Roux's death on Thursday was confirmed by the Theatre du Nouveau Monde, which he helped found in 1951.
Roux had been a prominent member of Quebec's theatre community for decades before he was named a Companion of the Order of Canada in 1987.
Seven years later, then-prime minister Jean Chretien came calling and appointed him a senator.
Roux triggered the ire of the Yes side in the referendum campaign in 1995 when he compared separatists to Nazis.
And many sovereigntists were even more infuriated when Chretien named the ardent federalist Quebec's lieutenant-governor in 1996 without the approval of the provincial government.
But it was a mandate that lasted just a few months.
What sparked Roux's resignation was his admission in a magazine interview he had drawn a swastika on his lab coat in 1942 when he was a pre-medical student.
He also said he participated as a 19-year-old in an anti-conscription protest which degenerated into vandalism against shops believed to be owned by Jews. Roux said he was not among those who smashed the windows.
Roux attributed his actions to youthful bravado and said he did not support Adolf Hitler's regime.
He fought back tears at a news conference a day after his resignation as he apologized to the Jewish community.
''I ask everyone to be generous enough to forgive me,'' he said.
''I'm also speaking to the Jewish community, the victim of odious Nazi repression during the 1930s and '40s,'' Roux read from a statement after meeting with Jewish leaders.
''The carefree attitude of youth may be an explanation but it can't in any way serve as an excuse and especially not as justification. I committed a mistake by yielding...to the anti-Semitic feelings that poisoned our minds at the time.''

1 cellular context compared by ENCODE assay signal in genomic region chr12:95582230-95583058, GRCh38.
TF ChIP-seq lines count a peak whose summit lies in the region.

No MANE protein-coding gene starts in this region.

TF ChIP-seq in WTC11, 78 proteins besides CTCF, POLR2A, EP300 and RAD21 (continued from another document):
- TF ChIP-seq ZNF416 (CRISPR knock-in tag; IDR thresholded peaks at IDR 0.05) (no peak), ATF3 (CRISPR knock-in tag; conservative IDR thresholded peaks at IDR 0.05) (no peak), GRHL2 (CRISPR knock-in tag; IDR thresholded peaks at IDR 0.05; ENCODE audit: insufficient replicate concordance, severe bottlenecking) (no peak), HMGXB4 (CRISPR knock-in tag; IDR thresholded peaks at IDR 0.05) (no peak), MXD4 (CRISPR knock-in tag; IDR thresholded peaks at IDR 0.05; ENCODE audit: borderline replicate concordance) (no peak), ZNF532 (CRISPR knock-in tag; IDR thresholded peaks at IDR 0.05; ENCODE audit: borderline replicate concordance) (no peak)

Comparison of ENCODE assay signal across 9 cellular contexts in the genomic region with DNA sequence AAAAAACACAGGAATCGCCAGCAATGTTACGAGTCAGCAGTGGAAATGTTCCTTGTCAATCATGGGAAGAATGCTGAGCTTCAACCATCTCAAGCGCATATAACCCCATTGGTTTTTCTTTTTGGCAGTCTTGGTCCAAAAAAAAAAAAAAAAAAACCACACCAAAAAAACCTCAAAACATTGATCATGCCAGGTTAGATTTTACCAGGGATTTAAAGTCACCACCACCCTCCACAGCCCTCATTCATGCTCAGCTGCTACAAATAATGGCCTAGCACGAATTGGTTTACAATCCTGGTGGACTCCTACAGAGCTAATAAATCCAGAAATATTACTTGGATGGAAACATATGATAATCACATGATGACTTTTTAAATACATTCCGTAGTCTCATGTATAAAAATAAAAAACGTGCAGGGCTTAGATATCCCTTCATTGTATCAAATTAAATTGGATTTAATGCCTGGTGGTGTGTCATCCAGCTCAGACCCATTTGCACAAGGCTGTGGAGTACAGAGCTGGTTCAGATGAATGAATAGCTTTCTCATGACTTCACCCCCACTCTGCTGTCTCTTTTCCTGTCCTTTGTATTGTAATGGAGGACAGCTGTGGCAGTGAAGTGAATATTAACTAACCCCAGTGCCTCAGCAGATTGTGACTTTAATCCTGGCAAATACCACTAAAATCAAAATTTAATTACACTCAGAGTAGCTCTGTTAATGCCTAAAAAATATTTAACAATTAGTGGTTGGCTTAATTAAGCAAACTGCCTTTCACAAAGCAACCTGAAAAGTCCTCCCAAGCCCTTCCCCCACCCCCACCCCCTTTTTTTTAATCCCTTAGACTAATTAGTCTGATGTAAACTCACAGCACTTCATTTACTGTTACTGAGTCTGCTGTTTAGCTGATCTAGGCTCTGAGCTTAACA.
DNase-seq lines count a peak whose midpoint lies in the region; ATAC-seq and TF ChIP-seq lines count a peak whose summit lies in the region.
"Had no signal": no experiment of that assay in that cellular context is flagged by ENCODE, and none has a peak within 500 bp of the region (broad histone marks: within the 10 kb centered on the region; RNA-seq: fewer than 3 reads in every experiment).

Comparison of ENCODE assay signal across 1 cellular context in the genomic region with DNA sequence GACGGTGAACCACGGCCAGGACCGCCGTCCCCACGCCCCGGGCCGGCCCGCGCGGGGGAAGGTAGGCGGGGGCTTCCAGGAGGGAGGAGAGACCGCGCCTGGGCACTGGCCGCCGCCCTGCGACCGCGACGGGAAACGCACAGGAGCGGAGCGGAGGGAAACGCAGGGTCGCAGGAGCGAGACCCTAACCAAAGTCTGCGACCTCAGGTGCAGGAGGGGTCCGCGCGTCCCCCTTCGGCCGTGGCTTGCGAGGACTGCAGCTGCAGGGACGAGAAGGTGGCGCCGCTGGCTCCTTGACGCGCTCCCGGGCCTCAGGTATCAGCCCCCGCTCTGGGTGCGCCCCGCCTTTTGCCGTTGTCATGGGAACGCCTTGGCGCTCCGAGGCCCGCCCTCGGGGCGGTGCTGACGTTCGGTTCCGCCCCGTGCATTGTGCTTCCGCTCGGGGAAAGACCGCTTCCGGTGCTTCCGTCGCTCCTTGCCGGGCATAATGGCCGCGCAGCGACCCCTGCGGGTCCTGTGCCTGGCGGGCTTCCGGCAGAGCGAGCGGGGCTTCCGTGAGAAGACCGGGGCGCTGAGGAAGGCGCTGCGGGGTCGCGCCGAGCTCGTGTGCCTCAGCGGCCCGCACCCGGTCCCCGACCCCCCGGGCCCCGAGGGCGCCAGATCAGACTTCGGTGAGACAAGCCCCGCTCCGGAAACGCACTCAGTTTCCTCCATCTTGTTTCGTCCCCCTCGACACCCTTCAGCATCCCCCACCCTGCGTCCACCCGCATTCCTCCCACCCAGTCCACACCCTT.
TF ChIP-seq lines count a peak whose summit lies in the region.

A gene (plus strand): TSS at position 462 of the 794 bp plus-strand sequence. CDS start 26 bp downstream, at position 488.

Roux went on to head the Canada Council for the Arts in the late 1990s and early 2000s.
In an interview Friday, Chretien praised Roux as a man of culture and a great actor, writer and producer.
"He was respected across the land for his performance and for his dedication to the arts in our country and it's a big loss,'' he told The Canadian Press.
Chretien said he believes Roux was treated unfairly after he admitted to wearing the swastika.
"He said they were doing that as a kind of a joke — he was a student of medicine at that time — just to have his colleagues laugh and it turned out to haunt him a long, long time after that.
"He did not lose my respect. On the contrary he was a strong Canadian and in his milieu it was not very popular and he had a lot of guts to stress his faith in Canada and I thought of him as a great Canadian all my life."
A prominent member of Montreal's Jewish community who was at the news conference where Roux apologized remembered him as a ''very passionate individual.''
"I had begun to know him a little bit before that episode,'' Robert Libman, a former member of the legislature, told The Canadian Press.
''He'd become a very staunch federalist as I recall and he was an example of many former nationalist Quebecers who flirted with Nazism or Nazi doctrine in the '30s and '40s, but eventually came around to reject Quebec nationalism.''
Libman said he believes Roux's apology was sincere.
''He was genuinely shaken up by the scandal that had broken because he had broken with his beliefs in the past and he very much rejected Quebec nationalism at that time and that's why it was so painful for him.''
(With files from Caroline St-Pierre)